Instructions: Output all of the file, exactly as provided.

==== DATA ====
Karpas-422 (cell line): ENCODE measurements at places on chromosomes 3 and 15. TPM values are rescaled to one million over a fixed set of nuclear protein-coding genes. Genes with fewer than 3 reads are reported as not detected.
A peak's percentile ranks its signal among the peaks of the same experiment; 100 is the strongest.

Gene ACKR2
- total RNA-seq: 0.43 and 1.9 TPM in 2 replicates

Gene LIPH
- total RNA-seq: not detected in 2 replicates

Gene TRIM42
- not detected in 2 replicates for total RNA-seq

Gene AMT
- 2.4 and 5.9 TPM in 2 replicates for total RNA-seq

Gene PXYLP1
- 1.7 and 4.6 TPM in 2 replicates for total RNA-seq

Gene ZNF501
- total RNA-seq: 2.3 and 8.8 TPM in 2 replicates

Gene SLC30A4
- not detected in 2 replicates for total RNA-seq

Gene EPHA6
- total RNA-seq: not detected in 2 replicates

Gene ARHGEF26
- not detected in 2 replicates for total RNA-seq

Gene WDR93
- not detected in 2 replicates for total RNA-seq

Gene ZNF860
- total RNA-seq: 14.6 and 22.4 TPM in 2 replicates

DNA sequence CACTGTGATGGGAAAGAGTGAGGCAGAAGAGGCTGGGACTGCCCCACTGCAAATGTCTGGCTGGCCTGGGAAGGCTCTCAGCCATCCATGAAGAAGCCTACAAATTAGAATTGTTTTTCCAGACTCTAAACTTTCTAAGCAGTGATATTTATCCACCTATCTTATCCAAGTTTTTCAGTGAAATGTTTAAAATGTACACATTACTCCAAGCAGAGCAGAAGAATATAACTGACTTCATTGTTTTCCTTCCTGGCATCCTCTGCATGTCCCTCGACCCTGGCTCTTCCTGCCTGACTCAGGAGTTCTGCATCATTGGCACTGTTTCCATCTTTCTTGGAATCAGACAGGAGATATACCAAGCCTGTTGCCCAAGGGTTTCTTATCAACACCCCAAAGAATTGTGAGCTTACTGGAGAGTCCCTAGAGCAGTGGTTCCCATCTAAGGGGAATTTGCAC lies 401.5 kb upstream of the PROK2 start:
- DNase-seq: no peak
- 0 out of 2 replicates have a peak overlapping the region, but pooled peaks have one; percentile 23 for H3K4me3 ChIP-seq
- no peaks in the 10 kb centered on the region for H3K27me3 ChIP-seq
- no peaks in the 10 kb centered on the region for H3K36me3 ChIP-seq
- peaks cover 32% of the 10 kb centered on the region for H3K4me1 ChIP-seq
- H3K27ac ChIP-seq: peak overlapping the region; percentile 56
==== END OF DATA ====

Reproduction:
Karpas-422 (cell line): ENCODE measurements at places on chromosomes 3 and 15. TPM values are rescaled to one million over a fixed set of nuclear protein-coding genes. Genes with fewer than 3 reads are reported as not detected.
A peak's percentile ranks its signal among the peaks of the same experiment; 100 is the strongest.

Gene ACKR2
- total RNA-seq: 0.43 and 1.9 TPM in 2 replicates

Gene LIPH
- total RNA-seq: not detected in 2 replicates

Gene TRIM42
- not detected in 2 replicates for total RNA-seq

Gene AMT
- 2.4 and 5.9 TPM in 2 replicates for total RNA-seq

Gene PXYLP1
- 1.7 and 4.6 TPM in 2 replicates for total RNA-seq

Gene ZNF501
- total RNA-seq: 2.3 and 8.8 TPM in 2 replicates

Gene SLC30A4
- not detected in 2 replicates for total RNA-seq

Gene EPHA6
- total RNA-seq: not detected in 2 replicates

Gene ARHGEF26
- not detected in 2 replicates for total RNA-seq

Gene WDR93
- not detected in 2 replicates for total RNA-seq

Gene ZNF860
- total RNA-seq: 14.6 and 22.4 TPM in 2 replicates

DNA sequence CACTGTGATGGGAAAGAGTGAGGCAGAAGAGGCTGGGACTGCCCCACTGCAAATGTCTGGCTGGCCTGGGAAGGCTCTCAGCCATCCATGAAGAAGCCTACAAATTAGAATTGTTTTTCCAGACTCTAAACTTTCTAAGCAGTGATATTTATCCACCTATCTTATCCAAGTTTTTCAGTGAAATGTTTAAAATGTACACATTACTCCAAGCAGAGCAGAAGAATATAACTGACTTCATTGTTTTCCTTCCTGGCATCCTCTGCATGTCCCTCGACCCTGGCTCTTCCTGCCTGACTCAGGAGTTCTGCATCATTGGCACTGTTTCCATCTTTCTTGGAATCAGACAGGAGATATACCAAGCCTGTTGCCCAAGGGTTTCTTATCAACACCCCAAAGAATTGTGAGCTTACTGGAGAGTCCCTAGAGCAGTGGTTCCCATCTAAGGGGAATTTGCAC lies 401.5 kb upstream of the PROK2 start:
- DNase-seq: no peak
- 0 out of 2 replicates have a peak overlapping the region, but pooled peaks have one; percentile 23 for H3K4me3 ChIP-seq
- no peaks in the 10 kb centered on the region for H3K27me3 ChIP-seq
- no peaks in the 10 kb centered on the region for H3K36me3 ChIP-seq
- peaks cover 32% of the 10 kb centered on the region for H3K4me1 ChIP-seq
- H3K27ac ChIP-seq: peak overlapping the region; percentile 56